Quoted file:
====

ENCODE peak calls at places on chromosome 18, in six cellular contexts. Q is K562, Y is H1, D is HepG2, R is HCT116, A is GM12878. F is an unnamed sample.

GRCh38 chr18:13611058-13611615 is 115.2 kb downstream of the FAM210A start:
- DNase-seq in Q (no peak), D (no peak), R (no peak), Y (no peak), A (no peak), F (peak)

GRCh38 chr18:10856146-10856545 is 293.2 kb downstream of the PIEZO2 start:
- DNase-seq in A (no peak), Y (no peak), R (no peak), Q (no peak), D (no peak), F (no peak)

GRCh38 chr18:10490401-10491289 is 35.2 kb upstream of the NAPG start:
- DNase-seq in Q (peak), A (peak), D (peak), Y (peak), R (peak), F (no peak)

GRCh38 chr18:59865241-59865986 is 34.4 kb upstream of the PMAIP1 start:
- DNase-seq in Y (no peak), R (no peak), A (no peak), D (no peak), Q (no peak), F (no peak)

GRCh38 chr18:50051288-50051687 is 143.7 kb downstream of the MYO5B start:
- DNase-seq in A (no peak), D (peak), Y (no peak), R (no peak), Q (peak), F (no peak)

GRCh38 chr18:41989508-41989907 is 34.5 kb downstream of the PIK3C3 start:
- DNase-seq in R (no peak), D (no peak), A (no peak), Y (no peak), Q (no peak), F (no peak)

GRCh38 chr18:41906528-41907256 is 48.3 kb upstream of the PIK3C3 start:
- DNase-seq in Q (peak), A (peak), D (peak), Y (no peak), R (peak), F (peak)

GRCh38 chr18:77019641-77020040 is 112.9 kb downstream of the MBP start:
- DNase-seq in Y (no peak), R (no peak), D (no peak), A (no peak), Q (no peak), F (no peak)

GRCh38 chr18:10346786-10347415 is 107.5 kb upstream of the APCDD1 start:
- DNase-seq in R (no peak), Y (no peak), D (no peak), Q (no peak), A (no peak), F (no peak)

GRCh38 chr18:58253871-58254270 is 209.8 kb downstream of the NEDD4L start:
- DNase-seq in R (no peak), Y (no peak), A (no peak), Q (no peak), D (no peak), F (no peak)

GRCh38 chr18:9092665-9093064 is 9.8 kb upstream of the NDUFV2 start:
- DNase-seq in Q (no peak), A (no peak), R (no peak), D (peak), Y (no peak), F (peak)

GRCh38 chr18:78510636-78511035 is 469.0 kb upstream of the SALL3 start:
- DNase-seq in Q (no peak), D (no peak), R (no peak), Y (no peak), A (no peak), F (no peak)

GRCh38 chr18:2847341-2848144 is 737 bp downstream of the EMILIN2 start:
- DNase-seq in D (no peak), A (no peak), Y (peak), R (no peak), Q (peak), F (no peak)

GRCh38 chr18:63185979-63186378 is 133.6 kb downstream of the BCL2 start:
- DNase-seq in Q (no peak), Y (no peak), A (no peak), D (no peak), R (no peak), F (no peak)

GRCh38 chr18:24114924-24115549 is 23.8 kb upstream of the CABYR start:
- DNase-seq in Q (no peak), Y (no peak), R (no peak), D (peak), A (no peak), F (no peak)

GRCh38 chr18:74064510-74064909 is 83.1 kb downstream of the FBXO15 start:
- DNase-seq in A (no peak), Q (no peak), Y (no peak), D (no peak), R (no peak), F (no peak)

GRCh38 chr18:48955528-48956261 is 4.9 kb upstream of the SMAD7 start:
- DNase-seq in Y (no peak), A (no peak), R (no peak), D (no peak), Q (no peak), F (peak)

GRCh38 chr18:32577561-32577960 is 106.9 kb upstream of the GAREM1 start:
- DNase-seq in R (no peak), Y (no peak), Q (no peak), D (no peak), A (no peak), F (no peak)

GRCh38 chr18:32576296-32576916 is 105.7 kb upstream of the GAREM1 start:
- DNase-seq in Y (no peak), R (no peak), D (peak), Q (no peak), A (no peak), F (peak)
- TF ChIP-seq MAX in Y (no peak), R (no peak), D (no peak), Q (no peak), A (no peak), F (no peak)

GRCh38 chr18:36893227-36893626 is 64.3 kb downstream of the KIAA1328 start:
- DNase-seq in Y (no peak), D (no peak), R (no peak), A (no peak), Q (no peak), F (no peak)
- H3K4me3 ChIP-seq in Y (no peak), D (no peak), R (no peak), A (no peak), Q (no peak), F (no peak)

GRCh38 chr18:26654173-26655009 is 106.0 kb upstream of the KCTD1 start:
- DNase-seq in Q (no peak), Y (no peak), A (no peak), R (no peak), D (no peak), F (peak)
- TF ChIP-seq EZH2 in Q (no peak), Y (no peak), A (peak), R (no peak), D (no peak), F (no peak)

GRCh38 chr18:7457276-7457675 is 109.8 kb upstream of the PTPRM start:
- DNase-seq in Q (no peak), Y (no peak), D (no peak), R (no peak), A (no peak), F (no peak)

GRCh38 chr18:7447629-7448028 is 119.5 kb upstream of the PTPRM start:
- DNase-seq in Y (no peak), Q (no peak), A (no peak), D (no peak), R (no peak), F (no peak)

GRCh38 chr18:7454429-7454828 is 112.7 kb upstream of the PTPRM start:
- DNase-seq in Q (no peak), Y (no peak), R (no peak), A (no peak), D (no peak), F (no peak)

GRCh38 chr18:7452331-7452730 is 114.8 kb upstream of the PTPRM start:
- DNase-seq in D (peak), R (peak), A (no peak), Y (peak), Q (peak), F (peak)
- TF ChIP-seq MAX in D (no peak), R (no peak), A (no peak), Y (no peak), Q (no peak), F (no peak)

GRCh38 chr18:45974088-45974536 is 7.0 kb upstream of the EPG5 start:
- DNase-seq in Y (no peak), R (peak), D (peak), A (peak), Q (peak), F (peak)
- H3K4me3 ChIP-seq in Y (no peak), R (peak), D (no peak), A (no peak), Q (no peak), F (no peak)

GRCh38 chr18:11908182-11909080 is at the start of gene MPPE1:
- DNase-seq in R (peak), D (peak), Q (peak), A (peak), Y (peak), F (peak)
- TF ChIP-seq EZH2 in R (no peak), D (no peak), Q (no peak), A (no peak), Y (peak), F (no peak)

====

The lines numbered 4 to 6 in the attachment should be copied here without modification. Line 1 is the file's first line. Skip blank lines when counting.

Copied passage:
GRCh38 chr18:10856146-10856545 is 293.2 kb downstream of the PIEZO2 start:
- DNase-seq in A (no peak), Y (no peak), R (no peak), Q (no peak), D (no peak), F (no peak)

GRCh38 chr18:10490401-10491289 is 35.2 kb upstream of the NAPG start: